00 electricity tariff An electricity supply profile type for individual sites that have a maximum demand of 100kW or more at any one time during three months in the last 12-months. If you are on an 00 tariff, your meter data will be recorded and sent off automatically every 30 minutes, and this 30-minute consumption data will be available to you via a website upon request from your electricity supplier. To find out your profile number, look at the rectangular code box on any of your electricity bills - profile types range from 00 to 08. The profile number is the top left number to the right of the letter.
30-minute consumption data Electricity meter data that is automatically recorded and sent off every 30-minutes. Any organisation with an 00 electricity tariff can view their 30-minute consumption data online upon request from their electricity supplier.
5 A Day The Government's healthy eating campaign -
5 minute volunteering Volunteer opportunities that are quick to do. A good example of a sustainability 5 minute volunteering project would be taking part in a planting initiative.
Acid Rain Rain that has mixed with a range of industrial pollutants to become more acidic than is natural. During the 1980s, acid rain was a serious problem in Scandinavia, where whole forests and aquatic ecosystems were effectively destroyed.
Alcohol Impact Alcohol Impact is NUS's behaviour change programme that embeds social norms of responsible drinking on our campuses, changing attitudes towards alcohol, and building healthier, safer, more productive student communities. You can find out more here |
An Inconvenient Truth An Inconvenient Truth is an American documentary film about global warming presented by former United States Vice President Al Gore. The film was released on DVD on 21 November 2006.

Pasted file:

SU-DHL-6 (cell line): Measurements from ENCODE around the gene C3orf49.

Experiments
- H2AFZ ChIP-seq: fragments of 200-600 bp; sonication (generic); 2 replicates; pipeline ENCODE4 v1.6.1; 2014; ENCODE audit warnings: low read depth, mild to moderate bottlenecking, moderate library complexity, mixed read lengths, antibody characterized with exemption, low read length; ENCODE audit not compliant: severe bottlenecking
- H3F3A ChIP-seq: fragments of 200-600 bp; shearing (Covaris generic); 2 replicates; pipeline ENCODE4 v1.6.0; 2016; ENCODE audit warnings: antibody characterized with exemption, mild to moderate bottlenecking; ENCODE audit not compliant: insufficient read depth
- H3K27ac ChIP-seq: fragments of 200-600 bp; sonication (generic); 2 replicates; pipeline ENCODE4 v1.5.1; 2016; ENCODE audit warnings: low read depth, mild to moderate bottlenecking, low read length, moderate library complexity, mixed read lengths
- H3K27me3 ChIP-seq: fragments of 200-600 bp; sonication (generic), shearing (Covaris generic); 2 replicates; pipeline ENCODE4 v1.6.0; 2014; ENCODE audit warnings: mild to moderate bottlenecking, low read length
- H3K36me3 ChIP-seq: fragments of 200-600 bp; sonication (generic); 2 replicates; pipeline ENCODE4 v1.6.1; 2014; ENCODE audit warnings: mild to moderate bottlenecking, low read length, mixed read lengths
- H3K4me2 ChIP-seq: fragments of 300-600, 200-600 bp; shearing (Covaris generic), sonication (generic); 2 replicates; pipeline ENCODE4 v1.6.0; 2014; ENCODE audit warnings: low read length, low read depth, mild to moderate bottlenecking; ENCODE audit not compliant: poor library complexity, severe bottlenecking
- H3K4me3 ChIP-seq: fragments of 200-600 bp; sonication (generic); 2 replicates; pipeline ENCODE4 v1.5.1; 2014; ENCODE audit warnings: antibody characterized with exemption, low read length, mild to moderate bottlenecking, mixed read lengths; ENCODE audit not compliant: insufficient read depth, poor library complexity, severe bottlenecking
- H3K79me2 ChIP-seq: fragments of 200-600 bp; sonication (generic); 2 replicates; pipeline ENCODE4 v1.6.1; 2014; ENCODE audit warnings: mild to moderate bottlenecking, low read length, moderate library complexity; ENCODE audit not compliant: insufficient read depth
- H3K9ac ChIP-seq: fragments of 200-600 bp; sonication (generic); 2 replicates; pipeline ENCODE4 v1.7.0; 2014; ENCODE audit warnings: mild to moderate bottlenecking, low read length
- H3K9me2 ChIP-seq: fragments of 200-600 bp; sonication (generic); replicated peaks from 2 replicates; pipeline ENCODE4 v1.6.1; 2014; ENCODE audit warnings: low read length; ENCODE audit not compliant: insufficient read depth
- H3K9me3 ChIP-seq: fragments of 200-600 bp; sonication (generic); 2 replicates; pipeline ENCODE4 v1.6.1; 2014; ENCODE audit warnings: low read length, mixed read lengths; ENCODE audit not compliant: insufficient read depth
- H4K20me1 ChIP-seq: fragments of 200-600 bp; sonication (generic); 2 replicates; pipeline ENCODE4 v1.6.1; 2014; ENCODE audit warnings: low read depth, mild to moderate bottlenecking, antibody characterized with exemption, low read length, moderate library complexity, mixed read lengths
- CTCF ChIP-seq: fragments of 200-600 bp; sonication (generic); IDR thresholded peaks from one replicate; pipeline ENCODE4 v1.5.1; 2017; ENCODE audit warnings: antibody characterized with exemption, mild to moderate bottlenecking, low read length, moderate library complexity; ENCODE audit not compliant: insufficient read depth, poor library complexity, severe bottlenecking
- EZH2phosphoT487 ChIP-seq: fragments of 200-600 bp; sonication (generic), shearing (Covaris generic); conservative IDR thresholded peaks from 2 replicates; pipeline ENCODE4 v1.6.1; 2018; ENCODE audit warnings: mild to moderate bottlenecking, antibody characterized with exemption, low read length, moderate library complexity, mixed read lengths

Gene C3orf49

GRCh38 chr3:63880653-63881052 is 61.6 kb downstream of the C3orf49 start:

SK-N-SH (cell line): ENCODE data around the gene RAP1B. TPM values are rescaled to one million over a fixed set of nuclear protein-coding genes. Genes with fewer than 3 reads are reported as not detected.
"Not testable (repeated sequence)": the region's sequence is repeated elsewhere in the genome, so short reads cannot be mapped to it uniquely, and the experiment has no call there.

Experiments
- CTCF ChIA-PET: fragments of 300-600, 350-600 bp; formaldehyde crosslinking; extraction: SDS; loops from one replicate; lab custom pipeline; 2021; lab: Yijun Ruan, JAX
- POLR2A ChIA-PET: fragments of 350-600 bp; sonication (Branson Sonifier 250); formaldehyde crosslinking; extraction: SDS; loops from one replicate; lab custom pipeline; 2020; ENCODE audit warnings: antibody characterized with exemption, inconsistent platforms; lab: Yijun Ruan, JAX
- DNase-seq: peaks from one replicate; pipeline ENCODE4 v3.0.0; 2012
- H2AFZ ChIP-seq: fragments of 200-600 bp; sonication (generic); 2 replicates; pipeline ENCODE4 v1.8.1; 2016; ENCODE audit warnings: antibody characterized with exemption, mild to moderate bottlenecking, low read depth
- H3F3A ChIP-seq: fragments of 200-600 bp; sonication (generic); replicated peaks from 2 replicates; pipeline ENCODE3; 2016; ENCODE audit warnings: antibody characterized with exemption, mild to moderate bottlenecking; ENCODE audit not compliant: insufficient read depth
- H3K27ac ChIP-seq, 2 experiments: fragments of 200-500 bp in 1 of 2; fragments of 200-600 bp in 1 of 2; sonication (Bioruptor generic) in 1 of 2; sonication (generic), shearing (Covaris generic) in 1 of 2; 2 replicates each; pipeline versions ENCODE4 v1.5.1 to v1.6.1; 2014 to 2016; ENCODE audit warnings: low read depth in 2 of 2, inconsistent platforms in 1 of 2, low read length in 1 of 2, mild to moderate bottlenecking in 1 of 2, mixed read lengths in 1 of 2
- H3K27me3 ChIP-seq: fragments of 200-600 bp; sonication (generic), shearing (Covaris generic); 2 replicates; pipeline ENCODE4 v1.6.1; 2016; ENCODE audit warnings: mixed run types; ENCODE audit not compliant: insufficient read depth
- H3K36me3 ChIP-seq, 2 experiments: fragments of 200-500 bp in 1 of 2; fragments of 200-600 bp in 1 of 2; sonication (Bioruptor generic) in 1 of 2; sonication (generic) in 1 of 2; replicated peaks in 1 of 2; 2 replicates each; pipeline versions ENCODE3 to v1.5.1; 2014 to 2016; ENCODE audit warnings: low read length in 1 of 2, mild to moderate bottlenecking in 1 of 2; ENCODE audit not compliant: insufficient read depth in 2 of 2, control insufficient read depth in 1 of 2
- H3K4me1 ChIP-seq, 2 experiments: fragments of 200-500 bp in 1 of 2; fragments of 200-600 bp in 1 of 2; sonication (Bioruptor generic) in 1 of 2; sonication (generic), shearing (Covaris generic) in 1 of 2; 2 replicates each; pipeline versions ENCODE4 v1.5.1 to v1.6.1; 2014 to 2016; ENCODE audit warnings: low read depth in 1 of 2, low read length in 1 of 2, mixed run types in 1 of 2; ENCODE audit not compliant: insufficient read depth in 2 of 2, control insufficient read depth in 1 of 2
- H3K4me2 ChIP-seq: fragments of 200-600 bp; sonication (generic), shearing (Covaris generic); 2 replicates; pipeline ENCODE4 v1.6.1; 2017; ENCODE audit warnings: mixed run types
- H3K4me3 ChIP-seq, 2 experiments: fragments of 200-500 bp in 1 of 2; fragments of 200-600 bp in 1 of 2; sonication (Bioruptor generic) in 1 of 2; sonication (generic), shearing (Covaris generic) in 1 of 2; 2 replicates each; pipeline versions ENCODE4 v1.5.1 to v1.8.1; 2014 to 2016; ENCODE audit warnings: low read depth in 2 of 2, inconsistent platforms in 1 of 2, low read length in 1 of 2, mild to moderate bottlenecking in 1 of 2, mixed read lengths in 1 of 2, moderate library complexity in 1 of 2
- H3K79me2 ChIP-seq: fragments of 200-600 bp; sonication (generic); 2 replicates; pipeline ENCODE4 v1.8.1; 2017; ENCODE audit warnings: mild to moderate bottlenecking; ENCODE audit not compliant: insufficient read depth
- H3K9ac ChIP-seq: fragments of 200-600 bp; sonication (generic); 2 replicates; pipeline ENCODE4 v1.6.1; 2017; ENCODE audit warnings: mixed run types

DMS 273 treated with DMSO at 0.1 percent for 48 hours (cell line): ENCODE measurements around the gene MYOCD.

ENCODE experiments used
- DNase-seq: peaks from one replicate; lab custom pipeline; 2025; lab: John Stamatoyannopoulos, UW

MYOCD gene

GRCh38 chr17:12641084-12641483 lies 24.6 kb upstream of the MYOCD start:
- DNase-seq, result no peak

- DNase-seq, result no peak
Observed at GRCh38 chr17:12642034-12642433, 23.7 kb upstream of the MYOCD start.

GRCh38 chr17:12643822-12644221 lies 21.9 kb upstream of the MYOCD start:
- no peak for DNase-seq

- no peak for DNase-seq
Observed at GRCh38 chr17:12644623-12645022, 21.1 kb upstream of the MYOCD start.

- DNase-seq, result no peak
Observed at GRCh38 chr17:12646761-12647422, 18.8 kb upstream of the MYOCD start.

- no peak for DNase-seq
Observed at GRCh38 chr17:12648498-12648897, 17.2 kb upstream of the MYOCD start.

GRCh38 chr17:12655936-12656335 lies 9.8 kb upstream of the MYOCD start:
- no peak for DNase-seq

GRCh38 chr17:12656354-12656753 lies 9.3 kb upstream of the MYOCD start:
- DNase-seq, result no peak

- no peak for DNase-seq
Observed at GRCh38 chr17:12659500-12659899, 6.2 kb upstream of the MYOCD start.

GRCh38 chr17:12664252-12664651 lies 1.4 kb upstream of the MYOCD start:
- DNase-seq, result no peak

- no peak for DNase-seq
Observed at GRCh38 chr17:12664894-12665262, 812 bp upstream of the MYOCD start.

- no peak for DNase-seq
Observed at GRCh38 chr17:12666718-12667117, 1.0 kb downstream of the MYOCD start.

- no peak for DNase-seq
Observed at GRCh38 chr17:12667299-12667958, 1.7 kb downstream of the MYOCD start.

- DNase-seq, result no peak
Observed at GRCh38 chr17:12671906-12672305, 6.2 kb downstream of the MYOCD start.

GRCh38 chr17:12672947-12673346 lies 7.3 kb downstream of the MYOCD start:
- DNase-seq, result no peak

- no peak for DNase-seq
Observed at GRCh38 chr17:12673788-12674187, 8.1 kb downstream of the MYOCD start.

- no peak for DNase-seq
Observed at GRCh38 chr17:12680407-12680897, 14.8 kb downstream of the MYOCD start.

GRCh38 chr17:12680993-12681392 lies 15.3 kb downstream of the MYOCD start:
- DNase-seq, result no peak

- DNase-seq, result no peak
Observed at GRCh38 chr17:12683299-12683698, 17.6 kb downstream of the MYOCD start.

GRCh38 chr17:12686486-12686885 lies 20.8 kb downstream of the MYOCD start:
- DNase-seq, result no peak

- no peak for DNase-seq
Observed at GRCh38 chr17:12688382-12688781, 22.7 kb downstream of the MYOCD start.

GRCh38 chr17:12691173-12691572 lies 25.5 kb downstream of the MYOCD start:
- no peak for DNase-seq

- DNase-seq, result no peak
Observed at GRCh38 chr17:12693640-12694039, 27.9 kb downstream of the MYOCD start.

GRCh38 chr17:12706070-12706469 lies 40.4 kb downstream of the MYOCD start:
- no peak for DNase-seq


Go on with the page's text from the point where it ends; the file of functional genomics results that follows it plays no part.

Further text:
Aqua Stewardship Council (ASC) The Aquaculture Stewardship Council (ASC) manages standards for responsible aquaculture. Products bearing the ASC label come from fish farms that have met these standards. The on-pack label demonstrates to consumers that their seafood comes from farms that limit their impacts on the environment and the community. For more information, visit
audio-conferencing A conference call is a telephone call in which the calling party wishes to have more than one called party listen into the call. You can use conference calls daily to meet with remote parties, both internally and outside of your organisation. Conference calling is viewed as a primary means of cutting travel costs and impacts and allowing workers to be more productive by not having to go out-of-office for meetings.
Available supply capacity (kVA) Available supply capacity is the amount of electricity you reserve, so you are guaranteed supply during your periods of maximum demand. It typically costs around £1 per month per KW reserved. Not all energy supply contracts have an available supply capacity - usually only large energy users.
bee hotel Making bee hotels is a useful way to help bees – as well as sowing bee-friendly
seeds, and providing water – and one that you can do at home.
A bee hotel provides space for solitary bees to nest in. There are around 220
species of wild bees in the UK, called ‘solitary’ because they make individual
nest cells for their larvae. It is these solitary rather than bumble bees that will be
attracted to the bee hotel we describe here. Some solitary bees are very small and
black so they may not even look like what many of us think of as bees
Better World Books A book reuse scheme that enables simple and effective reuse of books whilst also raising money for Read International (an almost entirely student-volunteer-led organisation delivering collaborative, student-led initiatives to improve access to education across the world and increase youth participation in the global community) as well as the donating organisation. Better World Books pays for all the necessary supplies and logistics to collect books. For more information email
Biodegradable When a substance can be readily broken down by natural organisms in the natural environment. Biodegradable materials tend to be made of organic materials, rather than synthetic materials.
Biodegradable cellulose sticky tapes A sticky tape that is made from cellulose making it biodegradable. Sellotape is the best known brand made from cellulose. Many other brands are made from synthetic materials such as polypropylene or polyester.